Yet, signs, literally, that opportunity exists even on Asia’s frontiers are easy to find. In Cambodia, for example, billboards from multinational businesses and brands dominate streetscapes. Ford and Coca-Cola are just two of the consumer brands that U.S. First Lady Michelle Obama is likely to notice during her upcoming, March 18-22, visit to Japan and Cambodia as part of a trip focused on international girls education. Overall, according to the U.S.-ASEAN Business Council, the amount of U.S investment in Southeast Asia surpasses U.S. investment in Brazil, Russia, India and China – the much-touted BRIC nations – combined.

My associate Collazo and I suggest six best practices to consider as companies increasingly diversify away from China.

First, be realistic about your timeline for success. International brands have succeeded in part by taking a longer-term view to networking and to developing relationships with local partners.

Granted, relationships are important in every country, but this can be particularly true in parts of Asia. As with marriage, trust needs to be built over time before a commitment is agreed to, and just as in a marriage, the hard work begins when the signing ceremony ends.

Second, leverage local talent. This can include local nationals who work with locally-based business organizations such as chambers of commerce. They, and other organizations as well as law, accounting and consulting firms with local expertise, can help with introductions and provide valuable insight into the nuances of the local business environment.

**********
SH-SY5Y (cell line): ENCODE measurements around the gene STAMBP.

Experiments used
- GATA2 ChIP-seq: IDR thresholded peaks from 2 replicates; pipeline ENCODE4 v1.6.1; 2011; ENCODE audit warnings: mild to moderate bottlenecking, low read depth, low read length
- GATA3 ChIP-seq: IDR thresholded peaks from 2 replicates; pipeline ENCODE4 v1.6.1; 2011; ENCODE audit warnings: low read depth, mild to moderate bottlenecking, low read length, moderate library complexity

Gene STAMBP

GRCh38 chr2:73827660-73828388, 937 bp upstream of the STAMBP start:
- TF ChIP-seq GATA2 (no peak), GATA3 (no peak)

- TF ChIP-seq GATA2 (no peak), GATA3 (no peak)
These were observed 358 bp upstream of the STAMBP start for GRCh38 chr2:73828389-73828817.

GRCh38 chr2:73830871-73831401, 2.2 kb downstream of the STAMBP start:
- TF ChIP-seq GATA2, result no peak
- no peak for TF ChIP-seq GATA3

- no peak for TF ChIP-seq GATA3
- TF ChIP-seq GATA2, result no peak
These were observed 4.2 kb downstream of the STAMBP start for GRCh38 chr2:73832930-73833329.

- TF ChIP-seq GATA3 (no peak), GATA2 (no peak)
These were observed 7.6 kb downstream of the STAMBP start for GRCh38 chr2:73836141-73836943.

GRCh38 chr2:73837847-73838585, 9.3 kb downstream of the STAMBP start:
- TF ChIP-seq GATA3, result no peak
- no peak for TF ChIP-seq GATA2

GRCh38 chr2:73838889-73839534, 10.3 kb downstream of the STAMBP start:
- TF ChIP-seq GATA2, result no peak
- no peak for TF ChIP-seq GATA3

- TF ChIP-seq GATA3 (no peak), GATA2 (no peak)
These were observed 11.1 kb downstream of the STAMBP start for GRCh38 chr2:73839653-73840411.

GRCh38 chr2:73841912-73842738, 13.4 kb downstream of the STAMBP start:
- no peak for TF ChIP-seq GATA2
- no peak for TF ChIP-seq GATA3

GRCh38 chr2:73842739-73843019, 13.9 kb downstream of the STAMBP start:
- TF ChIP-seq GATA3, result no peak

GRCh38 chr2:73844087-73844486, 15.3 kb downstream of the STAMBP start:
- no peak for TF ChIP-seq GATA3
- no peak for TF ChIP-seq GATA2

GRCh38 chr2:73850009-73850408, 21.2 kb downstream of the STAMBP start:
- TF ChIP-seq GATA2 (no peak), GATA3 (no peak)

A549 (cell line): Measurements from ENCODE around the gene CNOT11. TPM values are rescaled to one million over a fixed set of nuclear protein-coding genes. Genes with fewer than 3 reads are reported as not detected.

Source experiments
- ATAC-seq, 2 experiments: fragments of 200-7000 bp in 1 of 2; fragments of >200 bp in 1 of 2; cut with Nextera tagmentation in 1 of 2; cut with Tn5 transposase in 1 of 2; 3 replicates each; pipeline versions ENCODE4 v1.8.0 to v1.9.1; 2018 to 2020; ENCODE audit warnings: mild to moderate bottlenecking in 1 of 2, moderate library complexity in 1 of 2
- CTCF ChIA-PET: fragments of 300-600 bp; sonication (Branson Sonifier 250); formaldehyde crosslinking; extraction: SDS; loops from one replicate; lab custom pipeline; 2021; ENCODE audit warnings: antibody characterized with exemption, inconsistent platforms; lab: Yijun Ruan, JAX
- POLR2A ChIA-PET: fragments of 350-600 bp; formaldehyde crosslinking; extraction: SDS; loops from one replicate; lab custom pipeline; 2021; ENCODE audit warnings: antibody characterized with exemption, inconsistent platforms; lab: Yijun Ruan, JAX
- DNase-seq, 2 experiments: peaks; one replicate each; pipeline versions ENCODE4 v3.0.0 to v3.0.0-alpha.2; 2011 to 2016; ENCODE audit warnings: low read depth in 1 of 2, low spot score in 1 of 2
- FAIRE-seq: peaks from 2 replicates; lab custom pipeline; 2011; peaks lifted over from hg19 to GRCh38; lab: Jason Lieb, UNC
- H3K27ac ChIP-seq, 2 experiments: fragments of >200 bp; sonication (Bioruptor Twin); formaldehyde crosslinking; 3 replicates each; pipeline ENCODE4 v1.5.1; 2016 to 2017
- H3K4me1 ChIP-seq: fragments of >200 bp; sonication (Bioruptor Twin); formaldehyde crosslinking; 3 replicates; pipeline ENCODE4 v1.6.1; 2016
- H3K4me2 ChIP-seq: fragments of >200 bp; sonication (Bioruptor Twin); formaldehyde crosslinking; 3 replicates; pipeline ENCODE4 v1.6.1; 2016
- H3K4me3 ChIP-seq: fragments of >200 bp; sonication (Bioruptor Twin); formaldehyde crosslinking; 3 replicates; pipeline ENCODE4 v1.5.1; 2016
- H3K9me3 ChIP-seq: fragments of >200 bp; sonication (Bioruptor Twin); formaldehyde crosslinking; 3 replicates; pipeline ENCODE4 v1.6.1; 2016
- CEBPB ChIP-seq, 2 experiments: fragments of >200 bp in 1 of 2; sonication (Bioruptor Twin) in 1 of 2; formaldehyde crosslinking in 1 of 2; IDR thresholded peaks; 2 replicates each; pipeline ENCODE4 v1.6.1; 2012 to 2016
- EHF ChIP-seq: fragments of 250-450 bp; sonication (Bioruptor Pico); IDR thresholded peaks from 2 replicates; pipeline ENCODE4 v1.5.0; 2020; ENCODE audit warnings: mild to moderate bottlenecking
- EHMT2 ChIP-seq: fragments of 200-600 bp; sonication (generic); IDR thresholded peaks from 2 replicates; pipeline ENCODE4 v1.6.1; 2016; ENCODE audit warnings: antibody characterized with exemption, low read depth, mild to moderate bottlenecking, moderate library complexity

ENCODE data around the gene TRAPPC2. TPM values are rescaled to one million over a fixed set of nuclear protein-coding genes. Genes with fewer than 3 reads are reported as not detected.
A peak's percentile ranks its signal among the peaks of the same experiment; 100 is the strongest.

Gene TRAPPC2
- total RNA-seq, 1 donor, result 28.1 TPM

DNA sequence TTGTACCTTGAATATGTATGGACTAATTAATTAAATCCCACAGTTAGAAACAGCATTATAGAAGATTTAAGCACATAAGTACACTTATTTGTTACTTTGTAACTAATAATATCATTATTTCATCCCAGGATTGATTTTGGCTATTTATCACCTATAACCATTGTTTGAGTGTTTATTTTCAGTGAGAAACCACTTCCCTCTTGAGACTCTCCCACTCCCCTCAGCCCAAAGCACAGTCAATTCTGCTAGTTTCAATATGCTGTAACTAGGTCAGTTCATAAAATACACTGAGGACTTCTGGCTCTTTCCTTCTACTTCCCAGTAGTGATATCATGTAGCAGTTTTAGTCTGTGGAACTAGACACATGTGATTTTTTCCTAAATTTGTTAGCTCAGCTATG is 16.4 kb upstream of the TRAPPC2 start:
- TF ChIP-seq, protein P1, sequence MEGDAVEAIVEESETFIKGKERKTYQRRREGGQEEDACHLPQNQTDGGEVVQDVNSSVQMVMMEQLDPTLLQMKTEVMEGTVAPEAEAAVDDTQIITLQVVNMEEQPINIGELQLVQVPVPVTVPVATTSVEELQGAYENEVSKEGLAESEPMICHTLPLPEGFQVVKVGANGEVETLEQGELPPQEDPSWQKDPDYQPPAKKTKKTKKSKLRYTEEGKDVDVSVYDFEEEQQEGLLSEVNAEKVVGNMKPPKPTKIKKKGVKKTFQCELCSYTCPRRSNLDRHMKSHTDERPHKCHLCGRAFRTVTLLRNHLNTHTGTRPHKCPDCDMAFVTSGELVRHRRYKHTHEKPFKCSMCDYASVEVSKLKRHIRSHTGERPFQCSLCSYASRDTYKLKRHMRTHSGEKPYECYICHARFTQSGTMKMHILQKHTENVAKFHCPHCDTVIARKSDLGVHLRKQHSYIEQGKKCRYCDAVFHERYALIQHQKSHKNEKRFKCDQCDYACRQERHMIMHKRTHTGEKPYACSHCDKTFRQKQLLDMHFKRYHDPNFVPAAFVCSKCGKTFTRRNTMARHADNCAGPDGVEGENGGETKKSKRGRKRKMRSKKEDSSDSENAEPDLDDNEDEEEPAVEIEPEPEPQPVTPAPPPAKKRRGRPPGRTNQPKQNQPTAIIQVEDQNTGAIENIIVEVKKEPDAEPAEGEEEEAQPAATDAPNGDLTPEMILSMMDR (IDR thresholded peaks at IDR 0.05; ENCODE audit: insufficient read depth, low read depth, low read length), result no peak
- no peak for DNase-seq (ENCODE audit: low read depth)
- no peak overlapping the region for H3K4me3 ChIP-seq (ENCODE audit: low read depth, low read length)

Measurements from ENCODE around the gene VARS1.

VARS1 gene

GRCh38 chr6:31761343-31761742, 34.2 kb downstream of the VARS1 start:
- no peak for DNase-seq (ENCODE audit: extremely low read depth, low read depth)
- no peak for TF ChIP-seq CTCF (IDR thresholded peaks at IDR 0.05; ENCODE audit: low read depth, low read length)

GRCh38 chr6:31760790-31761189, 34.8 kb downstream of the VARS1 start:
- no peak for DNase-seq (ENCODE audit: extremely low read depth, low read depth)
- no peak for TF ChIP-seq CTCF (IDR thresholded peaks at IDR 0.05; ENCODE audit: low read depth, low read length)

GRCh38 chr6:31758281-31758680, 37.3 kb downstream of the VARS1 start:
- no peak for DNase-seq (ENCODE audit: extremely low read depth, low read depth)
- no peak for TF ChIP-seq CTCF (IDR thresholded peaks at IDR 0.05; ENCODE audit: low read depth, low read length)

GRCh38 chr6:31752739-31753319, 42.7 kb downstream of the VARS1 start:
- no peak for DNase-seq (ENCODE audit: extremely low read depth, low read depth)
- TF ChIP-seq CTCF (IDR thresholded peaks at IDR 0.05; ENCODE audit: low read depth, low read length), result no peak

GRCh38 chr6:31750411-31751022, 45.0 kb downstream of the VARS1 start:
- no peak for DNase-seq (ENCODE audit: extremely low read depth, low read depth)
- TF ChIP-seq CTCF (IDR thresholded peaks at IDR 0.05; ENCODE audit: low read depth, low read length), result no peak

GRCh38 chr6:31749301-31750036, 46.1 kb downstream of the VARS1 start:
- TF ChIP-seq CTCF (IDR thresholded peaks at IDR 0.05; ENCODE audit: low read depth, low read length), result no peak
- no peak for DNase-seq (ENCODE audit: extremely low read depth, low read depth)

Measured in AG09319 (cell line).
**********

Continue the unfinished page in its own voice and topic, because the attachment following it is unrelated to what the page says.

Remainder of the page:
Third, recognize you are not alone. There is strength in numbers. Businesses that have done well in nations where corruption is endemic have often partnered in efforts to change the environment in their favor by together refusing to take part in illegal business practices.

Fourth, educate your local partners of the consequences to violating anti-graft laws. Local business partners may well be unaware that foreign laws, such as the United States’ Foreign Corrupt Practices Act or the United Kingdom’s Bribery Act, apply to multinationals outside their own country. Local partners may well assume that because you are doing business in their country you are not required to abide by the laws back home.

Fifth, understand and address the challenges of corruption’s close cousin: cronyism. Many businesses entering Asia’s frontier economies seek to do so in partnership with the family and friends of the political elite. Companies that follow this approach must be aware of both the benefits, and the potential for extreme downside. The power imbalance in the relationship along with deficiencies in the regulatory environment can make it difficult to fairly resolve any disagreement should the partnership go bad.

Finally, and most importantly, don’t hesitate to walk away from a deal. Or, as in the case of Nokia in China today, to shift and to adjust as one market opportunity closes and another opens.